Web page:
Continuing, Landi highlights some of the skills that people will have to develop to stay relevant once mass automation takes hold of the industry, and how job roles will change rather than disappear: “AI isn’t going to wipe out the jobs of analysts or traders, but their roles may change in the process, and therefore, the skills they would need to possess to grow in this market space will need to evolve. For instance, quant skills – using computer-driven models for trading – data science and computer science may become an important knowledge to hold in the industry.”

The use of AI and machine learning is also proving helpful to compliance teams, not just freeing up time and resources for an organisation’s staff through the automation of monotonous tasks, but ensuring that firms are being compliant even quicker.

Financial software provider Misys has recently made the foray into compliance-based AI solutions with a trade monitoring platform, for example. Its new solution red flags probable mistakes that can prove crucial to EMIR and FRTB compliance, as EMIR requires trades to be confirmed without errors within 48 hours, and FRTB requires daily risk reports which would breach compliance in the event that unidentified trade errors are found.

Indeed, as regulation continues to tighten up across Europe, the chance for firms to make compliance as simple and as inexpensive as possible is one that they will jump at.

“Compliance processes are vitally important and need to be done with high precision, but they involve a lot of standardised procedures. These are exactly the sort of tasks which are ripe for automation,” says Matthew Hodgson, CEO at Mosaic Smart Data. “AI allows these repetitive tasks to be automated, leaving staff to focus on the more subtle, valuable and interesting work.”

As there always is with the adoption of new technology, there is a timescale and schedule to consider. While the future may not be here just yet, the pace of technological evolution is so rapid that it’s unlikely to be long before AI and automation dominate standardised tasks.

“I don’t think AI will be an immediate threat to the jobs of traders, but it will be a threat to the basic and repetitive tasks carried out by traders,” says QuantHouse’s Leroy. “Of course, if some traders are focused on such basic and repetitive tasks, that could become a threat to their role within the organisation.”

A part of what makes AI such a tempting proposition for financial organisations is the fact that machines do not cause problems or take risks that could cost the company money in the same way that a human might – as Leroy notes, “technology is a solution, not a risk”. With that said, though, there is a risk attached to it, and it does revolve around cost.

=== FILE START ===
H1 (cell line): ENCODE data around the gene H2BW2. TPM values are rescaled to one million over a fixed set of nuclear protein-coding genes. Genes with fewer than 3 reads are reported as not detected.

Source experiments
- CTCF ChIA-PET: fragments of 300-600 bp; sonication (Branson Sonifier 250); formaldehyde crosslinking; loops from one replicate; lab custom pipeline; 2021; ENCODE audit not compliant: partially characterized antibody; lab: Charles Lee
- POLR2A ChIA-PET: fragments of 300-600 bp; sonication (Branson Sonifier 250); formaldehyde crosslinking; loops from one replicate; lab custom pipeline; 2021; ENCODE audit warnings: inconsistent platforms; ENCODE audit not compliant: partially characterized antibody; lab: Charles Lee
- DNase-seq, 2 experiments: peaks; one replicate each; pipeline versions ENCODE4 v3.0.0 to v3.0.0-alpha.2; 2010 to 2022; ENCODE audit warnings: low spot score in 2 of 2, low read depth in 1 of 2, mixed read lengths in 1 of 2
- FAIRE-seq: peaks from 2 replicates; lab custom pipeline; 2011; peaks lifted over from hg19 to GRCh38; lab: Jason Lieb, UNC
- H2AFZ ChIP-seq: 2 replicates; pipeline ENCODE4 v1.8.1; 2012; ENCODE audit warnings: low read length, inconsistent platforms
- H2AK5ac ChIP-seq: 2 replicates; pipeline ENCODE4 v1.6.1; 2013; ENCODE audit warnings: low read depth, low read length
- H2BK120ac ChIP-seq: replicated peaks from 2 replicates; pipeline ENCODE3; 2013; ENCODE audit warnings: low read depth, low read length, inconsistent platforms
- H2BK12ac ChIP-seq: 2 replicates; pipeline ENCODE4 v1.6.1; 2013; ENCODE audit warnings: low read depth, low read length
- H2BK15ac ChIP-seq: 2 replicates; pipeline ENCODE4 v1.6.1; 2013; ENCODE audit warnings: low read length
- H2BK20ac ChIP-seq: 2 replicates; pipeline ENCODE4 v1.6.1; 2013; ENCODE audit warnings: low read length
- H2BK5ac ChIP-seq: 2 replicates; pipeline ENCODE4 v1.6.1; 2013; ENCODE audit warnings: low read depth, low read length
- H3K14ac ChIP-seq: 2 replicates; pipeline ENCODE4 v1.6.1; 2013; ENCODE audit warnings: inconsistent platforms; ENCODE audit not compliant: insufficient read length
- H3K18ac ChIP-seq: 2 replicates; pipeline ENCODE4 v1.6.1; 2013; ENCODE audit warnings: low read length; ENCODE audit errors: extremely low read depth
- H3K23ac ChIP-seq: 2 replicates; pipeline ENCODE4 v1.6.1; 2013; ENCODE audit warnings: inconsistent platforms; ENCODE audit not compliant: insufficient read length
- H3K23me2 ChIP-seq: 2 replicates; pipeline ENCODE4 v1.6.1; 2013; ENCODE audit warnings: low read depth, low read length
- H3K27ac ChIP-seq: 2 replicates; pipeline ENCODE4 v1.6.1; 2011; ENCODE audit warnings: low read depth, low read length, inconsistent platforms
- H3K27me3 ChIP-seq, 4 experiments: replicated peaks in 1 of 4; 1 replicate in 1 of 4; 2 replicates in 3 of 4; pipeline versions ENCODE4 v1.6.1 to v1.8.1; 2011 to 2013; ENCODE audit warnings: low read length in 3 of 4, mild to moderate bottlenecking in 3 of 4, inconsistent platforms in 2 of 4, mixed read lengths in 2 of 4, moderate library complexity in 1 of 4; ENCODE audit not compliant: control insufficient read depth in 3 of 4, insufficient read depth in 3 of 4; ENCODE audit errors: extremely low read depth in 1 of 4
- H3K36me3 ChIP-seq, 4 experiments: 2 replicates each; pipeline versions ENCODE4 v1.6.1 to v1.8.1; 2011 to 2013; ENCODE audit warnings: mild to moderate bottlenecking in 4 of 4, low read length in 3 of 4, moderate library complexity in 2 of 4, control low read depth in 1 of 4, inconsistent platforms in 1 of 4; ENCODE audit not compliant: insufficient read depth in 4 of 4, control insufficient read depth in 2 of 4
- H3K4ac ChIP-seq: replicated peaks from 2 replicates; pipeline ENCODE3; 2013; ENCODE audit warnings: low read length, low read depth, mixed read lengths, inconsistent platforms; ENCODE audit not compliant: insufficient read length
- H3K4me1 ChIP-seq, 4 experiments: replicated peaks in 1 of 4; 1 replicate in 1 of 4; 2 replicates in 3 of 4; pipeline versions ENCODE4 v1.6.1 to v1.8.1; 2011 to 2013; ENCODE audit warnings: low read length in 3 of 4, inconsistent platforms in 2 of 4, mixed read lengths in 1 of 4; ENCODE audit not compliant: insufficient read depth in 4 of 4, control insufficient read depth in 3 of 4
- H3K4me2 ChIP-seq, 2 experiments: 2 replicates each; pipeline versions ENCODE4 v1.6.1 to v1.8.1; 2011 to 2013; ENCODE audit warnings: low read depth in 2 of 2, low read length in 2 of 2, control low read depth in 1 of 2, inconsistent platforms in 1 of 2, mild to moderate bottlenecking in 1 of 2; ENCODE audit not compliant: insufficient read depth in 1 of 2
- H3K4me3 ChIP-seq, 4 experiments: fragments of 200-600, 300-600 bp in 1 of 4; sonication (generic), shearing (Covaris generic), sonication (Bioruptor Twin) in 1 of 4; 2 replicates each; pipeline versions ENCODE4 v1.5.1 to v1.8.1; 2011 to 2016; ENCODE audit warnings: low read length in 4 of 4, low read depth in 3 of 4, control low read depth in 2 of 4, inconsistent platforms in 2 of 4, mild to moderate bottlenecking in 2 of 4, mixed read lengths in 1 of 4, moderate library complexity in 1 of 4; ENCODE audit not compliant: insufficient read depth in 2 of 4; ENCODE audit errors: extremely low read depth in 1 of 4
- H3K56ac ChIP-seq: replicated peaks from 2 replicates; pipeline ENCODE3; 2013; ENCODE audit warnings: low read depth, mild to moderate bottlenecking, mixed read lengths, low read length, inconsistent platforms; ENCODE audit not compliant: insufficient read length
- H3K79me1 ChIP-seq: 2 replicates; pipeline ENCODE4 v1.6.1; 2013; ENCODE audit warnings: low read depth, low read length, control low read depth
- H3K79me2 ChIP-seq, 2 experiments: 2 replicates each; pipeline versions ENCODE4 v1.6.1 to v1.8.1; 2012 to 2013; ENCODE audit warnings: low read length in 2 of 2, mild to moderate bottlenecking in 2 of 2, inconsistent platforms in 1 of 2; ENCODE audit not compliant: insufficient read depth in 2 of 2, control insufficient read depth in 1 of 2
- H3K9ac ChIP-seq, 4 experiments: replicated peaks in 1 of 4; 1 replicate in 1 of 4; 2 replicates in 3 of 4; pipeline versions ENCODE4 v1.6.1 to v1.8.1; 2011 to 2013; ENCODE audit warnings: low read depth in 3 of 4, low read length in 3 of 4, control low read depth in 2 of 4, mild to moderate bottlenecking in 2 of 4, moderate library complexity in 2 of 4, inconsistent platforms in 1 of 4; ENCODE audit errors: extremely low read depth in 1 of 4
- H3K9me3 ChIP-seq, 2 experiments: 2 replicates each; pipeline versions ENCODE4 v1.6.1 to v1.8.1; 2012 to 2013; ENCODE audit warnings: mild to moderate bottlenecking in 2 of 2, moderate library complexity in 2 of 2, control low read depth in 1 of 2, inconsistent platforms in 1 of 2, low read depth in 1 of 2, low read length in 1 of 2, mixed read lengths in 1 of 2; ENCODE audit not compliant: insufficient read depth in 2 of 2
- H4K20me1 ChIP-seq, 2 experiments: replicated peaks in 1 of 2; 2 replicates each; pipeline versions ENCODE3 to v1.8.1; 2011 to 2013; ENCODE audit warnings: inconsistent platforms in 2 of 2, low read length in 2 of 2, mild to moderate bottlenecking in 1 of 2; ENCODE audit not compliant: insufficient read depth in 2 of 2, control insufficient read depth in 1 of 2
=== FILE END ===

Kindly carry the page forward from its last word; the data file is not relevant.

A question of cost

While AI doesn’t cost FIs money in the way that human error could, implementing the technology represents a fix that won’t necessarily come cheap. This is something that banks and corporates are learning again, as they always must when the necessity of a new technology rears its head.

Indeed, new technology almost always comes with something of a hefty price tag, be it a new smartphone or a piece of AI software. Cost is something that financial institutions must always be wary of, especially when they’re weighing up whether or not to build their own technology or adopt somebody else’s.

“Cost has become a crucial factor in any decision related to technology,” explains Mosaic’s Hodgson. “Banks are constantly looking for ways to eliminate risk from business operations, but the unpredictable cost and resource demands of in-house technology projects have contributed to an increase in the levels of outsourcing.”

Keeping hold of top talent could also be an issue when it comes to building in-house AI systems, says Hodgson, and it’s a theme that banks will hope is not recurring; a survey from Synechron earlier in 2017 showed that a talent gap in blockchain development could be preventing the technology from going mainstream. In the same way, banks building AI in-house will be hoping that they don’t lose their best IT developers, thus creating their own talent gap.

“Another frequent problem with building infrastructure in-house is that, if the IT staff in charge of the project are brilliant enough to make it succeed, they tend to move on to other things in a couple of years,” continues Hodgson.

Moving forward

So, what is a bank to do? The answer, as it always seems to be at the moment, is to collaborate.

“Partnering with an external provider will give a bank much better continuity of support and development of the product, which is why partnering with fintech providers is such an effective model,” says Hodgson. “Fintechs have already incurred the cost and resources of building technology, and are best able to efficiently support and enhance it. By opting to outsource trading technology and paying attention to their core business, institutions are able to quickly deploy cutting edge systems.”

Indeed, bank and fintech collaborations are springing up in conjunction with almost every area of financial services, with the agility of the latter often sparing the former a lot of time and money. Naturally, not everybody agrees, with The Smart Cube’s David Landi explaining that AI and machine learning will “remain a collaborative effort for small- and mid-sized players”, but that the bigger players seem more inclined to develop new capabilities in-house.

Whether firms collaborate or go it alone, AI is beginning to make waves in financial services, and increasingly looks to be the beating heart of a bright future where risk ranks far lower down the list of concerns for FIs.

At the centre of it all, though, is the human race: whether it is the developers that create new software, and give chatbots the peppering of personality that make them relatable, or the executives that provide the spark to drive an organisation’s future, ultimately, the question isn’t one of human relevance, it’s one of human imitation.

Luke Antoniou

Junior Editor, FX-MM